The other day, as I was trawling through my Twitter timeline, one tweet particularly grabbed my attention, which is saying a lot, since Twitter as a whole is an attention hog. In any case, this tweep was begging folks who send misinformation to oldies on WhatsApp to stop. She felt she had been turned into a fact-checker, and was exhausted by the attendant duties.
The other day, while following the Pope’s Mass online with a couple of friends, I heard kids playing outside the door. As usual when kids play, they had these meaningless conversations on a randomly-changing roster of topics, none of which was exhausted before the next one took its place. At one point, they started chanting “coronavirus, coronavirus,” interspersed with some words I cannot remember.
In November last year, I radically changed a significant part of my life. I stopped having lunch as a daily routine. No, I am not watching my weight. I have no need to watch my weight, because there is nothing to watch. I have never been overweight, and I do not think that is a problem I will have to deal with any time soon.
Last Saturday, in furtherance of my very public intention to write a blog article every week, and out of a particular feeling of cantankerousness, I posted a piece satirising the Kenyan government’s response to the threat of the novel coronavirus. As usual, I then shared a link to the piece with many friends through a WhatsApp broadcast message.
Let me declare at the outset, by way of preface, that I am not a public health expert. I mean, I could be, but I have chosen a much more boring path for my life. So I am speaking here as an ordinary citizen, who lays no claim to a monopoly of the truth on this issue. In fact, I will do my best to avoid detail in this treatment, because I don’t want to make a fool of myself.
Hi there. Happy New Year! You made it across, again. I am happy for you. I made it too. You should also be happy for me. This place feels musty. The cobwebs are hanging over everything. And the dust coats all the furniture. Before I start cleaning up, there is something I need to tell you. It has been a while since we posted anything here. I know. Let me explain.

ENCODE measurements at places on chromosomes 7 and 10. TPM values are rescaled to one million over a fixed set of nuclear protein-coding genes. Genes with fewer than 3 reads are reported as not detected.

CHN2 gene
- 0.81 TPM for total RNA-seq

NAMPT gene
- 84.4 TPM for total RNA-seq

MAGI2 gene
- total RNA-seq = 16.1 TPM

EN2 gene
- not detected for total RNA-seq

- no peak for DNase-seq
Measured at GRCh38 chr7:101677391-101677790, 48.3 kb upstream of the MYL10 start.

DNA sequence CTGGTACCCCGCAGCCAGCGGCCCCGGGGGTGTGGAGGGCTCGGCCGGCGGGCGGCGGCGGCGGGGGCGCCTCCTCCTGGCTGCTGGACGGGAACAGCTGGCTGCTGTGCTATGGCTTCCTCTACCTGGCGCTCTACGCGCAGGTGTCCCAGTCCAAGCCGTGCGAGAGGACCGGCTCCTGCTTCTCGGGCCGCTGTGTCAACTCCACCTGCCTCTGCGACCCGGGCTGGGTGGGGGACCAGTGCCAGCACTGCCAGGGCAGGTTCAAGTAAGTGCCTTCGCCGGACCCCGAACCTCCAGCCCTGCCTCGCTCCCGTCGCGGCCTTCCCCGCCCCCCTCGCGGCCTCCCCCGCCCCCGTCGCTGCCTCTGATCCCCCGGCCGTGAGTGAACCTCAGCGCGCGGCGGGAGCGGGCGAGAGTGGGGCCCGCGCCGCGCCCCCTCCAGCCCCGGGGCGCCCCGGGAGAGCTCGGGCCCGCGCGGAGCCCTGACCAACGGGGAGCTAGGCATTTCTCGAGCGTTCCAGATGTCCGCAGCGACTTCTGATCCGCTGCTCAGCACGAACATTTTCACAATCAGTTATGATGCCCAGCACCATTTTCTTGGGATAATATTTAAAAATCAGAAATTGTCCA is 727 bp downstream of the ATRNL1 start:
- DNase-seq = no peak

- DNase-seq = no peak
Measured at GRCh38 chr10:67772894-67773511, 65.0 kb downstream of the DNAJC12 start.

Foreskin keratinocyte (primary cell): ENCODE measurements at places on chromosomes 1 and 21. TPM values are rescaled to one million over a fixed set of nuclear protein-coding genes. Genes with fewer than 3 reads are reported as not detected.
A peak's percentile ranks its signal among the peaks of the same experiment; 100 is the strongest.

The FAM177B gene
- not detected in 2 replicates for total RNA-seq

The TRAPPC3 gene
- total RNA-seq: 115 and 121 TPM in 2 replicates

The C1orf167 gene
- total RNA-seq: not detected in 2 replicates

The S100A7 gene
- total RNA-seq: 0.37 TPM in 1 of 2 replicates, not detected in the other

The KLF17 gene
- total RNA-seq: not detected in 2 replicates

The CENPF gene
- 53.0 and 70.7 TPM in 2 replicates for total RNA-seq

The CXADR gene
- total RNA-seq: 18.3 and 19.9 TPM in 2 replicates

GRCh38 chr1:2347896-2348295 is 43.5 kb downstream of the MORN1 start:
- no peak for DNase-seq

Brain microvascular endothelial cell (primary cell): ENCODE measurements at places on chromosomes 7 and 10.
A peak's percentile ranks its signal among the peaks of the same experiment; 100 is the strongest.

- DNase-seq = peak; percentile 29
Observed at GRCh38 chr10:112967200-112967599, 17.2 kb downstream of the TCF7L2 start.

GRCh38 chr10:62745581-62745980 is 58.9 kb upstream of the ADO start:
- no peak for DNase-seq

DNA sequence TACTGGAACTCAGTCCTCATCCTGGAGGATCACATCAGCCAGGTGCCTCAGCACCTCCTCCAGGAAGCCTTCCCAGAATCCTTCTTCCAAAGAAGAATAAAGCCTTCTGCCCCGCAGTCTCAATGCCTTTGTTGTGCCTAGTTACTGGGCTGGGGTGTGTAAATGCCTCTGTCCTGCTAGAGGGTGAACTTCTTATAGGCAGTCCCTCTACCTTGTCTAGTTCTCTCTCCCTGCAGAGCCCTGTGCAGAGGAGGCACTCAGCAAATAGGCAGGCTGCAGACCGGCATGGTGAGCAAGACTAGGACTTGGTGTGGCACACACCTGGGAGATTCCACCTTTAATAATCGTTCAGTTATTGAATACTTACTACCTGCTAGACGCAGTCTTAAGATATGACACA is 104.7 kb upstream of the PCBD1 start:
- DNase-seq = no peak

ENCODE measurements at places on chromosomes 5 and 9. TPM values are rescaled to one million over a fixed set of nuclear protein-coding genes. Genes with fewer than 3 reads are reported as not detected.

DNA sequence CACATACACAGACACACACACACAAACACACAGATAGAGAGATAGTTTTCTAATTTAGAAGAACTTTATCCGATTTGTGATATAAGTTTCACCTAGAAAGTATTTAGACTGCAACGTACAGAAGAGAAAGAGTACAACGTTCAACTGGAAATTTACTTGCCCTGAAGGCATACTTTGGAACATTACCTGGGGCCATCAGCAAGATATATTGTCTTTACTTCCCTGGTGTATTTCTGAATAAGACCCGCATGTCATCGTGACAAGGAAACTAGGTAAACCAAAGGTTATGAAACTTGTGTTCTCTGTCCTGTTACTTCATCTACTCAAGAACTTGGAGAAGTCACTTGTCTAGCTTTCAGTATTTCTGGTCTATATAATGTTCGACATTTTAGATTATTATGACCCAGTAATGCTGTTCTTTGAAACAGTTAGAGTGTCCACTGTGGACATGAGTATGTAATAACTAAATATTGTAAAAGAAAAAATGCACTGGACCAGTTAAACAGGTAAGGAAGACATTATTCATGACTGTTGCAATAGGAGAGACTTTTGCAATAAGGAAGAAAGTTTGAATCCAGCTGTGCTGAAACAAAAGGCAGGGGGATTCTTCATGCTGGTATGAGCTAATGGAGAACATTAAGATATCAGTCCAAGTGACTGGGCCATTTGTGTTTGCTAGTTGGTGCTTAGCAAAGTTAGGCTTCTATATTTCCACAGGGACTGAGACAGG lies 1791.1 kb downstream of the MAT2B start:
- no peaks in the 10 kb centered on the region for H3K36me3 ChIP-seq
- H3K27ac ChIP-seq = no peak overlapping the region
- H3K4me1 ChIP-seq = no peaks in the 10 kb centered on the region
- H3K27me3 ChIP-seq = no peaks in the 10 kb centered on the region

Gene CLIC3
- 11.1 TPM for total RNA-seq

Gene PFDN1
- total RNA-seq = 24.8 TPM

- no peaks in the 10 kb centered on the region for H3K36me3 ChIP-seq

You are squeezed into a small matatu seat, stuck in traffic along Waiyaki Way. The reason you are hemmed in, a woman the size of a rhino with a face painted like proper circus clown, has a little mirror suspended jauntily in front of her face.
So you are walking in town and you get to one of those zebra crossings which have faded because matatus are forever skidding across them. Even as you stop to do the routine look-right-look-left manoeuvre, you see two of the contraptions racing towards you from one side of the road, dancing around as if their suspensions are made of sisal twine.
You have seen them. At the corners of perimeter walls along the roads. Inside alleyways in town. Around clumps of bushes in the more leafy suburbs. Between electric posts with precariously dangling transformers. Heck, everywhere.
One of Nairobi’s more well-known — and arguably well-meaning — monikers is “the green city in the sun.” It alludes to the city’s national park and leafy west side. But more and more I tend to think it’s a misnomer. Nairobi is not a green city in the sun. It is a brown city under the sun. There is brown dust everywhere. Even the trees that are supposed to make it green are chocking under layers upon layers of brown dust.